A heart-rending, devastating read.
Please celebrate Winthrop's audacious determination to walk through the narrative minefield of this account of an electrocution in the Deep South during the Gothic worst of Jim Crow times. Winthrop redeems her daring by lovely discipline and dignity, by the care she lavishes on each of her rounded characters. The Mercy Seat is a truly bravura performance.
Gripping . . .This is a small book, but one certain to make a big impact. Questions are raised and left unanswered in regard to the death penalty; no matter what your belief in this regard, it's impossible not to have empathy for Willie, as the author painstakingly walks us through his final hours, the clock ticking as 'The Mercy Seat' waits.
Totally engrossing from start to finish. Winthrop's scene building is captivating, her characterization intricately layered, and her ability to build tension both preternatural and Hitchcockian.
Some novels seem to set your soul ablaze with an author-induced explosion of empathy for our flawed, beautiful world. The Mercy Seat does just that . . .astonishingly moving . . . Narrated in turn by nine characters, Winthrop's story has the inexorable pace of a thriller; her writing of voice and character is masterful. And like the best fiction about the past, The Mercy Seat speaks to the challenges of the present. It's an astonishing feat.
In this spare, taut novel, the separate stories of the people around an execution join together to form a portrait of a town, a mentality, a moment in time. This is a compelling, sorrowful read, deeply perceptive and wonderfully full of grace.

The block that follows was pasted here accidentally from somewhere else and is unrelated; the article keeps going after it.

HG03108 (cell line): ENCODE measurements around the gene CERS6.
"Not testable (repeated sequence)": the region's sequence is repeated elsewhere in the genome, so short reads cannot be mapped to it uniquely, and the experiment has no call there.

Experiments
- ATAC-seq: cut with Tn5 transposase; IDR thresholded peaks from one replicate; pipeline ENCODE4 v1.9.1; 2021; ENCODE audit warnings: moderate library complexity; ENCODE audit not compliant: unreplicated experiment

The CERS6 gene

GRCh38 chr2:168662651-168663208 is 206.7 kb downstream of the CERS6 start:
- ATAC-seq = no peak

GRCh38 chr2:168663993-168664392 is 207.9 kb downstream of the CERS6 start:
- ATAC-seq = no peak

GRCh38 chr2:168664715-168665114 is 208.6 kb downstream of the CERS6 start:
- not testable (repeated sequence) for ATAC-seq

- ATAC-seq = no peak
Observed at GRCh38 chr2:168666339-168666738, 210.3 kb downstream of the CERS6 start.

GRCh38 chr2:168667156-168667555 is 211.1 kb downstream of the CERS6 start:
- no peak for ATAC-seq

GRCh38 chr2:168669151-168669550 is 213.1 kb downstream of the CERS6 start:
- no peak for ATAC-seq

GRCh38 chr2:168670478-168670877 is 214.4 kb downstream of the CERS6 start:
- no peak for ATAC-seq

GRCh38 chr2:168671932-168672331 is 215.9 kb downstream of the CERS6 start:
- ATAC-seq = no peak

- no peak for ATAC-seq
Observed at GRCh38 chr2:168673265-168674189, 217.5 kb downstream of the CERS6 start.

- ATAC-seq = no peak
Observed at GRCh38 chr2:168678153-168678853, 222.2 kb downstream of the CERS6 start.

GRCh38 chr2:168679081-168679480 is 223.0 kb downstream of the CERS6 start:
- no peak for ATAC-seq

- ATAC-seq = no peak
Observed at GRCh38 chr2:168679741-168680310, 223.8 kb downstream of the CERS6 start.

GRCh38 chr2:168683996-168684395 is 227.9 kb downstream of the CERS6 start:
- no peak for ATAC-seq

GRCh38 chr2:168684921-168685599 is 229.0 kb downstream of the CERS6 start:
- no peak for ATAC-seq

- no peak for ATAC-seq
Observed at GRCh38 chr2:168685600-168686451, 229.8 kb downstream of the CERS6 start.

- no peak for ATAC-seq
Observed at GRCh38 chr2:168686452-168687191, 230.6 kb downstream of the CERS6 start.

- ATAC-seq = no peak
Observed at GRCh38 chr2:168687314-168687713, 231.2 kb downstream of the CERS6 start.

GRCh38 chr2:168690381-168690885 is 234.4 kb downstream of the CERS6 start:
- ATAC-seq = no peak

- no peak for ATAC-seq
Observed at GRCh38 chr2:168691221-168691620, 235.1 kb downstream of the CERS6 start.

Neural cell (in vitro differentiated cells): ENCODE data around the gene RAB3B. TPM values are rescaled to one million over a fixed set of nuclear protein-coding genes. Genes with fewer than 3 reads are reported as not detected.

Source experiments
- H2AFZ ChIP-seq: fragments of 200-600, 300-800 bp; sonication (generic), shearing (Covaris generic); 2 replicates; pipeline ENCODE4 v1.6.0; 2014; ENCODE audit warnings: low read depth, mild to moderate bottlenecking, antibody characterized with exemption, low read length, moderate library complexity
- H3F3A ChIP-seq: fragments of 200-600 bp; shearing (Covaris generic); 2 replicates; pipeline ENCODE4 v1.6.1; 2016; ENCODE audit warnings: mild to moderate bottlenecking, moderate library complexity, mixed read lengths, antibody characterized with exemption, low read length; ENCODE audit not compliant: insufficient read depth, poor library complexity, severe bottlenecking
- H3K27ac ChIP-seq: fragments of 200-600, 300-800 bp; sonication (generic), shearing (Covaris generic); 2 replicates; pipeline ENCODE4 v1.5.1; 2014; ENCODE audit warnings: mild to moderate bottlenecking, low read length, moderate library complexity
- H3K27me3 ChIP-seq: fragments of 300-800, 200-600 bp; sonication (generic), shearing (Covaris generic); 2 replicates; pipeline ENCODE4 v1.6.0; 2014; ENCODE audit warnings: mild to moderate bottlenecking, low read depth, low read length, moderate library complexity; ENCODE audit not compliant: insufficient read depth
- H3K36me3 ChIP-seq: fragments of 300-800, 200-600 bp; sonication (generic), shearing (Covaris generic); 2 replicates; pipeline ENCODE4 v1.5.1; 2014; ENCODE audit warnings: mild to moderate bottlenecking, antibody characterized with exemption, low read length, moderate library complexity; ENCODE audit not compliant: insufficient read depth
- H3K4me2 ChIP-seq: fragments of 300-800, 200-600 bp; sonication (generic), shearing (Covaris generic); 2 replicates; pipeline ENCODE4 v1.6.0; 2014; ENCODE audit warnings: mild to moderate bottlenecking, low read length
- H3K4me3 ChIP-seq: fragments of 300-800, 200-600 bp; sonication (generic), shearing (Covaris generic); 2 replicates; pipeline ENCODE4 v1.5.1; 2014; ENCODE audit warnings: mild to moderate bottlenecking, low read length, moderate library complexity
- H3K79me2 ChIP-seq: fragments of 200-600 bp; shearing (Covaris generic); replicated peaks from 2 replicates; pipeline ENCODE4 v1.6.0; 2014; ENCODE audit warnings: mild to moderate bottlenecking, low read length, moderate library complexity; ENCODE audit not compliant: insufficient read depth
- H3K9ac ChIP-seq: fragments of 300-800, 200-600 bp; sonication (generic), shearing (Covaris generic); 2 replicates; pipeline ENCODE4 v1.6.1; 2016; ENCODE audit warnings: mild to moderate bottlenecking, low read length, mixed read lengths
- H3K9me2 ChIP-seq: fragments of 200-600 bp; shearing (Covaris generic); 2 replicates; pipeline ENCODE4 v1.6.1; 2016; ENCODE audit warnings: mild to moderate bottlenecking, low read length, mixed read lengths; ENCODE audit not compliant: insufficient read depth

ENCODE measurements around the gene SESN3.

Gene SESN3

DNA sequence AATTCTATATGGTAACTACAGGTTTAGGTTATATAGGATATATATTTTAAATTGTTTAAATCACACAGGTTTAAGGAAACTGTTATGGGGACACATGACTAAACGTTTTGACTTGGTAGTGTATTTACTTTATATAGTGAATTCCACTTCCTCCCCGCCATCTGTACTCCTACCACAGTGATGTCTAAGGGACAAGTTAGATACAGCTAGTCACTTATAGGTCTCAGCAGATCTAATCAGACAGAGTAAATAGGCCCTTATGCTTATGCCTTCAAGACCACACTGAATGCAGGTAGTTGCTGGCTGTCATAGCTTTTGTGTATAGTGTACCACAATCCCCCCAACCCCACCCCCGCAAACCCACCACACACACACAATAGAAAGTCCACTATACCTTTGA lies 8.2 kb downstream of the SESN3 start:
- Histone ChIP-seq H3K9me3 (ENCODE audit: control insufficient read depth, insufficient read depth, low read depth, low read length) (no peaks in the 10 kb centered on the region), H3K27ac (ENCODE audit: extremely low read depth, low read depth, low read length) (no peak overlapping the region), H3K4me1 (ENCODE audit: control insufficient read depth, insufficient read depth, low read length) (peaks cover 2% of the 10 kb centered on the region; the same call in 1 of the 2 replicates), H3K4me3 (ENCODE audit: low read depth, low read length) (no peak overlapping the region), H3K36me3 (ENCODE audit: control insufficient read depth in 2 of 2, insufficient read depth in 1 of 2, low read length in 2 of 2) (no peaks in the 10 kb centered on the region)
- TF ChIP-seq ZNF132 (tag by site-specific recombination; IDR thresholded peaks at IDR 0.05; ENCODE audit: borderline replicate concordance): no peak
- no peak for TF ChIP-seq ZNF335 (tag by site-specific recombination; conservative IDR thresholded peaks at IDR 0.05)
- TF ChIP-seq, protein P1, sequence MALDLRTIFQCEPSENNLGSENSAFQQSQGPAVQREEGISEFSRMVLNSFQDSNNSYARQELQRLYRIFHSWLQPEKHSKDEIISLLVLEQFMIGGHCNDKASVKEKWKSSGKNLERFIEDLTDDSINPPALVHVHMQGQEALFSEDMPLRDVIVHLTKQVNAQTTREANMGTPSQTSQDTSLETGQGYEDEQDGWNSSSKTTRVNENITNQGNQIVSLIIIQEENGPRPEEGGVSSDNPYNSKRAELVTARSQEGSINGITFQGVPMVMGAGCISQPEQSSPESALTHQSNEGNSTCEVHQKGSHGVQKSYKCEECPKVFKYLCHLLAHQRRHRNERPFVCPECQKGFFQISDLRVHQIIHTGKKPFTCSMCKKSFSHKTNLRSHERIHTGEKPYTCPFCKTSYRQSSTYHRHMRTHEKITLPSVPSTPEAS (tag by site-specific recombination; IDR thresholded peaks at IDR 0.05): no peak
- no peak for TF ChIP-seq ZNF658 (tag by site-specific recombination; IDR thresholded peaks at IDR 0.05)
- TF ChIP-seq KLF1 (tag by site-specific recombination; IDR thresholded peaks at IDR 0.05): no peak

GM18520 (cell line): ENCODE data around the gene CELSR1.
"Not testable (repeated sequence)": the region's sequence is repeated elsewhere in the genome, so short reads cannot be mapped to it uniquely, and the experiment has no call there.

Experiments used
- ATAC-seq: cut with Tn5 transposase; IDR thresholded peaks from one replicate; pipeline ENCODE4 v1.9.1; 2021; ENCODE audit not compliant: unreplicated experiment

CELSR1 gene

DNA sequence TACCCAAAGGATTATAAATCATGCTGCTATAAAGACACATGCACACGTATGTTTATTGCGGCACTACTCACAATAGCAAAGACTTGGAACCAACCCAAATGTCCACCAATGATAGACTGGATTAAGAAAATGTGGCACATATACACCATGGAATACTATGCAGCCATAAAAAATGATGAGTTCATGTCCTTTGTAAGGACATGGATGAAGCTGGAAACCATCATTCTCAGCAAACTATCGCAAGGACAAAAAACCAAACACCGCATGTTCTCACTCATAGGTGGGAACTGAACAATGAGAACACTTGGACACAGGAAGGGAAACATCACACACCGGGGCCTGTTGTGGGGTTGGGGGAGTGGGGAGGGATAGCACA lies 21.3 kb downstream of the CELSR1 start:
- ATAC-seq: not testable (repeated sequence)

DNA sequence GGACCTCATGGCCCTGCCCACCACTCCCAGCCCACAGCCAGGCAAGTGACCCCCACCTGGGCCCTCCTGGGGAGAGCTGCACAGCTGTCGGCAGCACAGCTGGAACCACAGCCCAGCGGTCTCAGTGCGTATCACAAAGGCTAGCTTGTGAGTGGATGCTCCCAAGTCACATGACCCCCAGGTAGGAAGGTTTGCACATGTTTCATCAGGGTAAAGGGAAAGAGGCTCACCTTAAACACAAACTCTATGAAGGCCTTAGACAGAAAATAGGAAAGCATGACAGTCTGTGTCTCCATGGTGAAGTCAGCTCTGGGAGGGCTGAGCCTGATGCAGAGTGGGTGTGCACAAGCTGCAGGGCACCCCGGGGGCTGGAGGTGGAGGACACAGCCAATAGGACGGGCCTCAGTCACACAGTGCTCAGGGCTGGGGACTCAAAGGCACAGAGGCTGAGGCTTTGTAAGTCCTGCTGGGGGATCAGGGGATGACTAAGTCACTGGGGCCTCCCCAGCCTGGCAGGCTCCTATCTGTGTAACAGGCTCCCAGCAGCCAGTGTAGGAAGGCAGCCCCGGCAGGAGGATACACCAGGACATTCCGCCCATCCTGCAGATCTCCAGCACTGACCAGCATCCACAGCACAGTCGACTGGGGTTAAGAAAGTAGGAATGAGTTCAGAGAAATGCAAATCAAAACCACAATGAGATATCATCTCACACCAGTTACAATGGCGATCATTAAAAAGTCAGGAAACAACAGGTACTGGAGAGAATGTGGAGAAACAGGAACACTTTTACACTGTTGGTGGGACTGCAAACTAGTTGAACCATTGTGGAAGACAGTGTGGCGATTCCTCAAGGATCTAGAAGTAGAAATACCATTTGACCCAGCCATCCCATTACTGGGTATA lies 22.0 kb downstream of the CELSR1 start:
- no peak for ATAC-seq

Praise for FIREWORKS: Winthrop sketches her hapless hero with uncommon charm . . . both he and the reader learn to appreciate anew the 'non-stories' that make up life.
It takes a brave writer to compose a novel about the execution of an African-American man in the Deep South when the topic has previously been brought to life by authors like Harper Lee and Ernest Gaines. There are multiple possibilities for failure: preachiness, melodrama and bias, to name a few. But Elizabeth H. Winthrop avoids these hazards by writing well, demonstrating once again that while the subject matter is the body of the narrative, the prose itself is the soul and the thing that makes a topic new . . . [The novel] gathers great power as it rolls on propelled by its many voices.
Keenly observed . . . richly drawn.
A choral reckoning with our human cruelty and with the modesty of our very real and resisting grace - and this excellent writer's best novel yet.
An absorbing slice of historical fiction.
This taut, deft novel asks us to look, and to look hard, and our willingness is profoundly honoured.
Praise for THE WHY OF THINGS: With insight, respect and luminous clarity . . . This haunting, shimmering novel reminds us how all of us know our families: with unimaginable intimacy, and hardly at all.
Praise for DECEMBER: Winthrop is brilliant at depicting the bewildering world and its assault on the senses of a struggling adolescent . . . This extraordinary novel seduces as it also challenges: curiously provoking and offering small flashes of illumination, like matches struck in that dim and meaningful space on the far side of language.
This is an atmospheric, subtle and beautifully crafted portrait of a divided community, riven by prejudice. Echoing William Faulkner and Harper Lee, this moving novel has clear contemporary resonance.
A bitingly intelligent writer who infuses otherwise unremarkable moments with bittersweet pathos.
A multi-layered tale of life, death and the grey pain of grief. And yet, it is not depressing . . . though slow burning, [it] still manages to be explosive.
Winthrop creates a kaleidoscopic narrative that captures the wildly different perspectives of characters beyond accuser and accused. . . Suspenseful and highly nuanced, Winthrop's novel raises profound questions about truth and justice.